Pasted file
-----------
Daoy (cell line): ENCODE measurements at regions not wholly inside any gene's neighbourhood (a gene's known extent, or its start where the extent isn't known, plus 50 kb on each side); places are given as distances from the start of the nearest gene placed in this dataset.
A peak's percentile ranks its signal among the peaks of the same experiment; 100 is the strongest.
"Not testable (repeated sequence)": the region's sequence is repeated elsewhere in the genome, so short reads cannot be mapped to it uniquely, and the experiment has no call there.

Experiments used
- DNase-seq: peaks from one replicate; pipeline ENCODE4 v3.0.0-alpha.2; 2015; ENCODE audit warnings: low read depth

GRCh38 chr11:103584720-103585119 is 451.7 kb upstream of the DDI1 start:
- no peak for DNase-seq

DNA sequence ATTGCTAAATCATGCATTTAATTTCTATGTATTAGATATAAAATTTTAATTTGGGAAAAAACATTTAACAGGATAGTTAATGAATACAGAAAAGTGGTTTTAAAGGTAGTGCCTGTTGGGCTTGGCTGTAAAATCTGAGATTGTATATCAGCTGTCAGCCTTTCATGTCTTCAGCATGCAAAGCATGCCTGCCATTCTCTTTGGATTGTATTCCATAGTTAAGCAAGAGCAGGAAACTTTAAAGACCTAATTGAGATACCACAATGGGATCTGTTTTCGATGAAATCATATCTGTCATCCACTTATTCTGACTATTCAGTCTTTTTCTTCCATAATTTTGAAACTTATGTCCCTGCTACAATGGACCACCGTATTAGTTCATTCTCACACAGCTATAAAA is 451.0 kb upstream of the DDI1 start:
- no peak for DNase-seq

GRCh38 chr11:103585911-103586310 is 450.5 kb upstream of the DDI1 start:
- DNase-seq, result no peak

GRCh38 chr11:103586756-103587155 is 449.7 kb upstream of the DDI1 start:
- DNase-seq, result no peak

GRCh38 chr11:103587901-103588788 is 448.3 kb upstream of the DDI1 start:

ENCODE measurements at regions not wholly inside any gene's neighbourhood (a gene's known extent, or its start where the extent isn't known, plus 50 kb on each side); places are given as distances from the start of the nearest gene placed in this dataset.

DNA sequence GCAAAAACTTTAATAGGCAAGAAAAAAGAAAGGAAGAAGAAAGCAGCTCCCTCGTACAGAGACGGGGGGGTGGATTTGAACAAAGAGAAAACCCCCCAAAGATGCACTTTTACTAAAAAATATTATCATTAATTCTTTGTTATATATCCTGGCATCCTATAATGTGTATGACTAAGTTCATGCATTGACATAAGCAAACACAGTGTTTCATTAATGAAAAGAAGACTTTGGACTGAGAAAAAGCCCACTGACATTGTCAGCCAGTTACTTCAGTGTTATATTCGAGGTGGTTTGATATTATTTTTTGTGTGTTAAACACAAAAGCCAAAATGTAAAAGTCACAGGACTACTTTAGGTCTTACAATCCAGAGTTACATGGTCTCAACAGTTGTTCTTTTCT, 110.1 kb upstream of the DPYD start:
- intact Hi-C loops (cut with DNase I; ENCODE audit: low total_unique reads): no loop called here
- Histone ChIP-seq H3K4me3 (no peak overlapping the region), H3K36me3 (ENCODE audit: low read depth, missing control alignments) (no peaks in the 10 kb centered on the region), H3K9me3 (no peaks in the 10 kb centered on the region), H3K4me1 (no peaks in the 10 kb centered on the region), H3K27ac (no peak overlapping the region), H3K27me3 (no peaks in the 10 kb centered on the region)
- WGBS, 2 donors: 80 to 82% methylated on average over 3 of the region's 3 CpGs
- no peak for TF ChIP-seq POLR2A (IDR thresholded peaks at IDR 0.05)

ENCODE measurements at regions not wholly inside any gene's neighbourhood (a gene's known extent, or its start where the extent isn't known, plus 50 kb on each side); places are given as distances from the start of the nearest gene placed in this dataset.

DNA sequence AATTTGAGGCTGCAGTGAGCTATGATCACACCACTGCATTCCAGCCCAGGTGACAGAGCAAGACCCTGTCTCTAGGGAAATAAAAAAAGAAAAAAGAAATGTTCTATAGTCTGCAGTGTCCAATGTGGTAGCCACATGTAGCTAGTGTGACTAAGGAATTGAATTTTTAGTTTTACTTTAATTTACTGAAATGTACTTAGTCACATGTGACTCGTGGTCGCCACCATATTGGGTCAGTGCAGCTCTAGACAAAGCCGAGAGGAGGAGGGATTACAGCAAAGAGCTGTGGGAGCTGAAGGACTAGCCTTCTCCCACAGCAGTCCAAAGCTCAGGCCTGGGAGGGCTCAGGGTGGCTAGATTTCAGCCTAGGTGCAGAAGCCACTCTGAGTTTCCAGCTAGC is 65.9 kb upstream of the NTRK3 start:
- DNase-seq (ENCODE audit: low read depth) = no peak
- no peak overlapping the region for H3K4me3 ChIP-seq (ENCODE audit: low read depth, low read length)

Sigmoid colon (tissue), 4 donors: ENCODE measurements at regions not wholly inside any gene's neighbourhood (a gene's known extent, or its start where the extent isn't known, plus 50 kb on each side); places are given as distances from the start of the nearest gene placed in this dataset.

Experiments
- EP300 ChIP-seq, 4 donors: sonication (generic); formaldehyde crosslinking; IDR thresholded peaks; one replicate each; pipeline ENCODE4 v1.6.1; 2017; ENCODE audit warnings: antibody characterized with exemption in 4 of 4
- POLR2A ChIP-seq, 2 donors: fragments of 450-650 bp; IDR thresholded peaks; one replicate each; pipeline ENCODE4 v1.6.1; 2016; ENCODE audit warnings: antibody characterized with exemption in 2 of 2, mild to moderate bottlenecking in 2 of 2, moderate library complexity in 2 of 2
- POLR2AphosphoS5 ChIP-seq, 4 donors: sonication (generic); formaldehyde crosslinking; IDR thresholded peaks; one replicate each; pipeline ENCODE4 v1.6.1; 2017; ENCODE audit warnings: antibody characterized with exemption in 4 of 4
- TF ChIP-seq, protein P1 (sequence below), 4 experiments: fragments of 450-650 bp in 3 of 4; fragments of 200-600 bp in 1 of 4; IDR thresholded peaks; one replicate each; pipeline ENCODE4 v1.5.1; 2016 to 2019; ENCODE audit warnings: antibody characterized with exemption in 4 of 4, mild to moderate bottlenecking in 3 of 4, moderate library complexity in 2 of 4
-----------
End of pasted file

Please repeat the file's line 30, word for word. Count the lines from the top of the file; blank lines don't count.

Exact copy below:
- TF ChIP-seq, protein P1 (sequence below), 4 experiments: fragments of 450-650 bp in 3 of 4; fragments of 200-600 bp in 1 of 4; IDR thresholded peaks; one replicate each; pipeline ENCODE4 v1.5.1; 2016 to 2019; ENCODE audit warnings: antibody characterized with exemption in 4 of 4, mild to moderate bottlenecking in 3 of 4, moderate library complexity in 2 of 4